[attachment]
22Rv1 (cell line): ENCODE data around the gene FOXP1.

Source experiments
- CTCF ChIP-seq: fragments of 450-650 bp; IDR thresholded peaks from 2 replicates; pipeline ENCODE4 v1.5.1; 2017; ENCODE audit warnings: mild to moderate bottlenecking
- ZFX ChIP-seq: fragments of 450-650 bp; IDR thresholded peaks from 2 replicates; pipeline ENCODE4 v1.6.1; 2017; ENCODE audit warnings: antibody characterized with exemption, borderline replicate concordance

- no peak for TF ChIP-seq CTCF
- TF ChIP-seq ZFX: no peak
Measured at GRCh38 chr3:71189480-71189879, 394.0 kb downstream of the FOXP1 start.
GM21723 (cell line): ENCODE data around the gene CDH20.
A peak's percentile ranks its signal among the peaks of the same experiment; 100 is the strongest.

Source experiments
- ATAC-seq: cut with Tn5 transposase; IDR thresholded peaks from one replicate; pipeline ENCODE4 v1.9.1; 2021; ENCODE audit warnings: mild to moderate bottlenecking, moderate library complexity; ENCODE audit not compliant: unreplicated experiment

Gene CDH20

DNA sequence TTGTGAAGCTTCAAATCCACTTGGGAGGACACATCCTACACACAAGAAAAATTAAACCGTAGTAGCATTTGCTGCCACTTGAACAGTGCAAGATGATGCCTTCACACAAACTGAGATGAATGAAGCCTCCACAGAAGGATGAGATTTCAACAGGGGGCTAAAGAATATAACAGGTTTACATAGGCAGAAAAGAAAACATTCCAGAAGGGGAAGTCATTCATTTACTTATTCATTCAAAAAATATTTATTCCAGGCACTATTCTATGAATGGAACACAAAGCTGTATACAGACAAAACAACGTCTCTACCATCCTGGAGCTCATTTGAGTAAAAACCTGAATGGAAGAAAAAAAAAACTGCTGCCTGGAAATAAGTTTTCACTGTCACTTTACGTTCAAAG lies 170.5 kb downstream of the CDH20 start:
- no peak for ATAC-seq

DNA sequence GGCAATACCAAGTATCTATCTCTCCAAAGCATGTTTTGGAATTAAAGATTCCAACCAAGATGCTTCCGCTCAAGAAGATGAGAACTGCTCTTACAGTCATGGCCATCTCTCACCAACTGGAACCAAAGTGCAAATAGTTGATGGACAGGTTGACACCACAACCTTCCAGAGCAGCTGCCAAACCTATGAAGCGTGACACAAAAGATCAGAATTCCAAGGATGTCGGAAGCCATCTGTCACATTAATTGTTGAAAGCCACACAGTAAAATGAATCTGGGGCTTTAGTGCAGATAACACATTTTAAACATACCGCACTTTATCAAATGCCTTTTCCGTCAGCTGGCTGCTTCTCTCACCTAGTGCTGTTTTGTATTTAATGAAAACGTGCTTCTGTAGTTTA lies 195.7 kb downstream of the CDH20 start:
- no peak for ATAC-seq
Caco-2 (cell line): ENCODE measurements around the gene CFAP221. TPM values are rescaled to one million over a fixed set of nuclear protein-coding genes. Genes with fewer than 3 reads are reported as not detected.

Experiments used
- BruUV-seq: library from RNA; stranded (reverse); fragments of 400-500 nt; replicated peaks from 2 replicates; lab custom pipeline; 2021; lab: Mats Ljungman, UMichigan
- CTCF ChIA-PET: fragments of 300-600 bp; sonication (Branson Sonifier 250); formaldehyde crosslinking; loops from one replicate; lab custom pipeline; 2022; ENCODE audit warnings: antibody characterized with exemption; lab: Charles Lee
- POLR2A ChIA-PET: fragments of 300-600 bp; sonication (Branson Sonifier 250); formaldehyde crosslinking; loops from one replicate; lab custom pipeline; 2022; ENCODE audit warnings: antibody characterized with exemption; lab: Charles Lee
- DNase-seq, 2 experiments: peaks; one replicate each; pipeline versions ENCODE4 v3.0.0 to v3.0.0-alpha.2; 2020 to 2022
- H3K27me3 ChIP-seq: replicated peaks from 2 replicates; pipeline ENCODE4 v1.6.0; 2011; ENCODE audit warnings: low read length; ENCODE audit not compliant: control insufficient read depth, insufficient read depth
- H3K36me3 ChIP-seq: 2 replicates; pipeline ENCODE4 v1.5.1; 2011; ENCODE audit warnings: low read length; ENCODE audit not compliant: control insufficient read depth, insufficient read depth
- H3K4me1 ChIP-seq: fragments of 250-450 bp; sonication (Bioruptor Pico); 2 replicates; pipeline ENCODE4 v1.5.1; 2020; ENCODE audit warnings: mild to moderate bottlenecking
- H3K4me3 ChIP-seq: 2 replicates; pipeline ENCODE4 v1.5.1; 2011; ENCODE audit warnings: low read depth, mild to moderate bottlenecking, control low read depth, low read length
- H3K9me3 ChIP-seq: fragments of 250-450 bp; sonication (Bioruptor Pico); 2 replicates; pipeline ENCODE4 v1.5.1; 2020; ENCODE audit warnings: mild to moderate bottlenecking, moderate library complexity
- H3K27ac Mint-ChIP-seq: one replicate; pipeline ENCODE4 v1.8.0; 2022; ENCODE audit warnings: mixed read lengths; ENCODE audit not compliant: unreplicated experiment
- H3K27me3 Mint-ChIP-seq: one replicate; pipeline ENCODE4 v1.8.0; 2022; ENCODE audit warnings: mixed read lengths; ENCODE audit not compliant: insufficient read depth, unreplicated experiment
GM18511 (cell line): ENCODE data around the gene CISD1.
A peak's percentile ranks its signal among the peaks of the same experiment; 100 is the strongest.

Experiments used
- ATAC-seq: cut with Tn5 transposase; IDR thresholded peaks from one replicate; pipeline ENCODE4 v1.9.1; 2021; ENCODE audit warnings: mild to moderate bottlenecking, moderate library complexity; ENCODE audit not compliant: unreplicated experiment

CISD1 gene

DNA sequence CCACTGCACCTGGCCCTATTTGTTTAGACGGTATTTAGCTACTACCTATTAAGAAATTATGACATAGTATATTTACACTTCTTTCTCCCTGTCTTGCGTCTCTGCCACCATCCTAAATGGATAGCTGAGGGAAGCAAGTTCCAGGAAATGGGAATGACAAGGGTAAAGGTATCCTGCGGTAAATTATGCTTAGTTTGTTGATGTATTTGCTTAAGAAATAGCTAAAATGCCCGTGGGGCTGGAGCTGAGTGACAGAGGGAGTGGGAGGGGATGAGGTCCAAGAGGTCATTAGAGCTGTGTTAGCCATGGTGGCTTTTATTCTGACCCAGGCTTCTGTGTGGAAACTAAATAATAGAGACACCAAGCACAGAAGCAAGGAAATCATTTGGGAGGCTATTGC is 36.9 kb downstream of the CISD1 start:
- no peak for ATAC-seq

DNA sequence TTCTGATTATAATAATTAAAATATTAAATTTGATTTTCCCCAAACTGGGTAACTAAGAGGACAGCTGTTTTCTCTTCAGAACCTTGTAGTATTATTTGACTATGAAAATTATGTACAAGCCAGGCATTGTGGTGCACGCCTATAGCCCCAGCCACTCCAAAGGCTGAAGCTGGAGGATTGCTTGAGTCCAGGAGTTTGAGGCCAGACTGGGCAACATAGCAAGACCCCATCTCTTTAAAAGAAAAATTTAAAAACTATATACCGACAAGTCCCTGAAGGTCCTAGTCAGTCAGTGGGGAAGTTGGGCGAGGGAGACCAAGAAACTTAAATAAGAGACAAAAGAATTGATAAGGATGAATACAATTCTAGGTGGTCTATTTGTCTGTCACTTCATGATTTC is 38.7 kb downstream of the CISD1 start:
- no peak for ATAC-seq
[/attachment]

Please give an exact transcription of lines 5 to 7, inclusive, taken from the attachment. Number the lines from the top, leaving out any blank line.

- no peak for TF ChIP-seq CTCF
- TF ChIP-seq ZFX: no peak
Measured at GRCh38 chr3:71189480-71189879, 394.0 kb downstream of the FOXP1 start.